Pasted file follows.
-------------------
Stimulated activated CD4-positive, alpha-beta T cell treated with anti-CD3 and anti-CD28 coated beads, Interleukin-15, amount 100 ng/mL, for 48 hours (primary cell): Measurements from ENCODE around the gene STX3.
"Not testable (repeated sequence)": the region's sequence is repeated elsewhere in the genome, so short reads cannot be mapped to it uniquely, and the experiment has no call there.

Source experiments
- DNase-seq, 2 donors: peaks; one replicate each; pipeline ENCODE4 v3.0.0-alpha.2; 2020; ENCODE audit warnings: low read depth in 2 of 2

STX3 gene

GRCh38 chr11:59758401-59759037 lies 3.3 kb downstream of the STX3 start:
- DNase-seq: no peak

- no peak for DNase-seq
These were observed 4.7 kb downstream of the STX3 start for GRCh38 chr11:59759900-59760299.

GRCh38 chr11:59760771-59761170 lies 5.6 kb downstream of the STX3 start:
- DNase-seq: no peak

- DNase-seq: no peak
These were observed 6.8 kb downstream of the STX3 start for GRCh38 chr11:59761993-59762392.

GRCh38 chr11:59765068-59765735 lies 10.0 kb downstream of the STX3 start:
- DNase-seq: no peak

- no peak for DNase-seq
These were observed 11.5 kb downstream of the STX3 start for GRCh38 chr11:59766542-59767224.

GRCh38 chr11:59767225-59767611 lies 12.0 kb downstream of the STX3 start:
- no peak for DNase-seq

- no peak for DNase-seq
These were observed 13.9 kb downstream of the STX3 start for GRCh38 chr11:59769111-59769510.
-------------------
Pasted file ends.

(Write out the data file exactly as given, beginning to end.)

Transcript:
Stimulated activated CD4-positive, alpha-beta T cell treated with anti-CD3 and anti-CD28 coated beads, Interleukin-15, amount 100 ng/mL, for 48 hours (primary cell): Measurements from ENCODE around the gene STX3.
"Not testable (repeated sequence)": the region's sequence is repeated elsewhere in the genome, so short reads cannot be mapped to it uniquely, and the experiment has no call there.

Source experiments
- DNase-seq, 2 donors: peaks; one replicate each; pipeline ENCODE4 v3.0.0-alpha.2; 2020; ENCODE audit warnings: low read depth in 2 of 2

STX3 gene

GRCh38 chr11:59758401-59759037 lies 3.3 kb downstream of the STX3 start:
- DNase-seq: no peak

- no peak for DNase-seq
These were observed 4.7 kb downstream of the STX3 start for GRCh38 chr11:59759900-59760299.

GRCh38 chr11:59760771-59761170 lies 5.6 kb downstream of the STX3 start:
- DNase-seq: no peak

- DNase-seq: no peak
These were observed 6.8 kb downstream of the STX3 start for GRCh38 chr11:59761993-59762392.

GRCh38 chr11:59765068-59765735 lies 10.0 kb downstream of the STX3 start:
- DNase-seq: no peak

- no peak for DNase-seq
These were observed 11.5 kb downstream of the STX3 start for GRCh38 chr11:59766542-59767224.

GRCh38 chr11:59767225-59767611 lies 12.0 kb downstream of the STX3 start:
- no peak for DNase-seq

- no peak for DNase-seq
These were observed 13.9 kb downstream of the STX3 start for GRCh38 chr11:59769111-59769510.